1. The surviving spouse would receive:
    1. Household furnishings;
    2. Preferential share of $300,000; and
    3. 50% of the remaining $200,000 (in other words, $100,000).
  2. The surviving descendants would receive:
    1. 50% of the remaining $200,000 (in other words, $100,000). This amount would then be split equally among all the surviving descendants. For example, if there are 4 surviving descendants, then each would receive $25,000.

Distribution if there are surviving spouse and descendants not-common to both the spouse and deceased

How much would the surviving spouse receive?

In this scenario, the surviving spouse would receive:

  1. Household furnishings (WESA 21(2)(a));
  2. Preferential share of $150,000 (WESA 21(4)); and
  3. If the net value of an estate is equal or greater than $150,000, then the spouse would be entitled to 50% of the intestate estate, less the preferential share of $150,000 (WESA 21(6)).

Similar to the above, if the net value of the estate is less than $150,000, then the spouse would receive the entirety of the intestate estate.

How much would the descendants not-common to both the spouse and deceased receive?

The surviving descendants would receive either:

  1. If the net value of the estate is less than $150,000, then the surviving descendants would receive nothing as the entirety of the intestate estate would be distributed to the deceased’s surviving spouse, or
  2. If the net value of the estate is greater than $150,000, then the surviving descendants would receive 50% of the residue of the testate estate, less the preferential share of $150,000 to the spouse.

Example of distribution

If the intestate estate has a net value of $500,000, then:

  1. The surviving spouse would receive:
    1. Household furnishings;
    2. Preferential share of $150,000; and
    3. 50% of the remaining $350,000 (in other words, $175,000).
  2. The surviving descendants would receive:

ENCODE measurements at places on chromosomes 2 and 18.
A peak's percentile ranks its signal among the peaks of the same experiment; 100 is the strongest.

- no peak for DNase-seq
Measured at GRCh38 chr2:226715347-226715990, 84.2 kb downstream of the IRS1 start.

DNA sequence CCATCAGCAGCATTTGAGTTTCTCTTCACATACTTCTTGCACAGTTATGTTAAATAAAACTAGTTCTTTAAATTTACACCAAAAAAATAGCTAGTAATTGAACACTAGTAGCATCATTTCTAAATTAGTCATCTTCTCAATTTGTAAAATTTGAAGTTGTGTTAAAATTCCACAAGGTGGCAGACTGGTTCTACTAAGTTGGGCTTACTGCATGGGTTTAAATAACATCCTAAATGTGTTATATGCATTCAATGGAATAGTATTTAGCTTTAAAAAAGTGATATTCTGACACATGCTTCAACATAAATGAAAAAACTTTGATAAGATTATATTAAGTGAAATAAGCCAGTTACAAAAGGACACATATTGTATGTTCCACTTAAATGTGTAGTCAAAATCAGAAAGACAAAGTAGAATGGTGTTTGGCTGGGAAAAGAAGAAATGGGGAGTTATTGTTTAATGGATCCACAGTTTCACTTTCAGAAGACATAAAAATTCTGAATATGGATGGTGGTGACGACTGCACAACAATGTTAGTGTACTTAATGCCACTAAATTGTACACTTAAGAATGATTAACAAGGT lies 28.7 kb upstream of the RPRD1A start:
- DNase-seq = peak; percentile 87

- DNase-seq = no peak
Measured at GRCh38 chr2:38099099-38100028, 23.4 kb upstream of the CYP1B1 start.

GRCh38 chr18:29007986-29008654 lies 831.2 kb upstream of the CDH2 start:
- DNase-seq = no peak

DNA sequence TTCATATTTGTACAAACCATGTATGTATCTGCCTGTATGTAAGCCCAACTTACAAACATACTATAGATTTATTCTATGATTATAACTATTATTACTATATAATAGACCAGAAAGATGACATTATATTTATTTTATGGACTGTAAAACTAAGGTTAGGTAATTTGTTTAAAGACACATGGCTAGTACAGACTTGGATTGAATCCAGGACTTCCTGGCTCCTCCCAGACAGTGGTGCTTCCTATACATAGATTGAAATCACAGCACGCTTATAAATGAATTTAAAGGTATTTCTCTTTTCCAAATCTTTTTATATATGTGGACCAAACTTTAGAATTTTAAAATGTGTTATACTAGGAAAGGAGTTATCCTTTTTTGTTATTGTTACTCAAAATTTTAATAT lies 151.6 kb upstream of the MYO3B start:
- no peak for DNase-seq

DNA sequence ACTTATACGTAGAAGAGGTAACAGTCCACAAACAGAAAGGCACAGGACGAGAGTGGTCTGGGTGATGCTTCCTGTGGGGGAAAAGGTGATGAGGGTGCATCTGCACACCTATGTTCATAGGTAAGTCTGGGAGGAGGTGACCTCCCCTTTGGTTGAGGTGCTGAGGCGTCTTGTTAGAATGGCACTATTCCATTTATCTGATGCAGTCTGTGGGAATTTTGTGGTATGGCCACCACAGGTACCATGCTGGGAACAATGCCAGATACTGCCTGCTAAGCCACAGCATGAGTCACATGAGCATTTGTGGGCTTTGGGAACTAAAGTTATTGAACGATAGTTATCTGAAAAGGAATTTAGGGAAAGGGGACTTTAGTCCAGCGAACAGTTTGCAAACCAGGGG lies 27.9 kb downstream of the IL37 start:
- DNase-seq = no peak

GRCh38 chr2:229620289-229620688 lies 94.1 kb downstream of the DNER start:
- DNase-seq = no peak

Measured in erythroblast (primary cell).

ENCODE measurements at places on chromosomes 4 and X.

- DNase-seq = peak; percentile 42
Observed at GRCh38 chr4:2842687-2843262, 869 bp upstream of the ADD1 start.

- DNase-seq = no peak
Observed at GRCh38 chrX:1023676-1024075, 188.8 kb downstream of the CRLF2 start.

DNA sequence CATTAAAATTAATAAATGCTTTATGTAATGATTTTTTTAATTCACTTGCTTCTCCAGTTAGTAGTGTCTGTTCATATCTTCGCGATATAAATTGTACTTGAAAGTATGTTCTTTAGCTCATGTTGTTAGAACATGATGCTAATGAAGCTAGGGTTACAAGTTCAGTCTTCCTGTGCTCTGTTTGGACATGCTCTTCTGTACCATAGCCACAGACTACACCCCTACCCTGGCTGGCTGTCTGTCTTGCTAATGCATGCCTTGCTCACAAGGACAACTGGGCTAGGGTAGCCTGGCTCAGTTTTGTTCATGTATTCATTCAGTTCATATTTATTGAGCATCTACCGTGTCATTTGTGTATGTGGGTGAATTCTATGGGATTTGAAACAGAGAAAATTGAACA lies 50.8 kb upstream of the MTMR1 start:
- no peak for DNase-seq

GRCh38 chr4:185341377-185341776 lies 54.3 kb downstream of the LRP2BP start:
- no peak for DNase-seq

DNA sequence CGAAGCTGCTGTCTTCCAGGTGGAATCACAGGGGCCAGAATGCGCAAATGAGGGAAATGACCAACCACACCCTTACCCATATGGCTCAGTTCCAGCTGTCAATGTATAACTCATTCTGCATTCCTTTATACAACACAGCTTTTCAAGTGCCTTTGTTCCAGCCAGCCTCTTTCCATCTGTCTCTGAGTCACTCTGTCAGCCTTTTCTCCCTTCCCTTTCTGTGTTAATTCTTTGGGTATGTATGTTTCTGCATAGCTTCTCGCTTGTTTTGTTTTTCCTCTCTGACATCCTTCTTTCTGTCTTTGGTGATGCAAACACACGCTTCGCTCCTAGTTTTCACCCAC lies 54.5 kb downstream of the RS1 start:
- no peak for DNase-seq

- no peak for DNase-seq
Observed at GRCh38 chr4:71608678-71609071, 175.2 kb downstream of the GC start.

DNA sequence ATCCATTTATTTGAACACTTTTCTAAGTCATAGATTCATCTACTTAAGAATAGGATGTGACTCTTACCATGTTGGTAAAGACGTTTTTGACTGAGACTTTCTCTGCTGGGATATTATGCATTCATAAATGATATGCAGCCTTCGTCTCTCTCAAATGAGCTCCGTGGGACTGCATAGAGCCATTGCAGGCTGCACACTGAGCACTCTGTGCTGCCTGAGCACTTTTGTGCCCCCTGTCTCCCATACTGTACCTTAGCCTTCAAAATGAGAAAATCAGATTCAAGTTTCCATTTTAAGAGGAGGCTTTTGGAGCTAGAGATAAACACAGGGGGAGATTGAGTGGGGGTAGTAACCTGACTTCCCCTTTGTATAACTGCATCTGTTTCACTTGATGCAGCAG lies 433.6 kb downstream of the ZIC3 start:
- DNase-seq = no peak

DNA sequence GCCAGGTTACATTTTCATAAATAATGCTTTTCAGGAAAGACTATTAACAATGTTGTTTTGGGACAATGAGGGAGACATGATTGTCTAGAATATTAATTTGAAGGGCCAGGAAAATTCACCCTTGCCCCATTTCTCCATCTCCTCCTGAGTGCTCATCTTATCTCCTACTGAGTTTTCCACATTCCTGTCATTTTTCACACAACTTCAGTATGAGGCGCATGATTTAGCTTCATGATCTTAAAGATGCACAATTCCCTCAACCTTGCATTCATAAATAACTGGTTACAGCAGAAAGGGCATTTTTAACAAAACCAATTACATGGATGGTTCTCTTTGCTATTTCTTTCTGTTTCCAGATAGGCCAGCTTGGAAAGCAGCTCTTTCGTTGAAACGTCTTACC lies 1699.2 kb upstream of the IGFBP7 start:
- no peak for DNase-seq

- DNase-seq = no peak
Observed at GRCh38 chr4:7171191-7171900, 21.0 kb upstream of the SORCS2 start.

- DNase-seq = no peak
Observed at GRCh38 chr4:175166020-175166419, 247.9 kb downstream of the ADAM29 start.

1. 50% of the remaining $350,000 (in other words, $175,000). This amount would then be split equally among all the surviving descendants. For example, if there are 4 surviving descendants, then each would receive $43,750.

Distribution if there are no surviving spouse but there are surviving descendants

If there are surviving descendants, then the estate must be distributed to all the surviving descendants equally (WESA s.23(2)(a)).

What if there are no surviving spouse or descendants?

If there are no surviving spouse or descendants, then the intestate estate would be subject to a ‘parentelic distribution’, meaning the closest ancestors to the deceased would receive the entire intestate estate. The following is the order of closeness under the parentelic system from closest to farthest:

  1. Deceased’s parents;
  2. Deceased’s brothers and sisters;
  3. Deceased’s grandparents;
  4. Deceased’s great-grandparents; or
  5. If the deceased is not survived by his or her parents, siblings, grandparents, or great-grandparents, then the intestate estate would be forfeited to the government.

As illustrated above, only in certain circumstances would the intestate estate forfeit to the government. However, to alleviate any concerns on the distribution of an estate, it is recommended that a will be written. By having a will, the testator can choose how his or her estate should be distributed. Of course, a will can still be contested after the testator has passed away. In that regard, please see our latest post on Estate Litigation: common reasons for contesting a will in BC.

Have questions about a topic?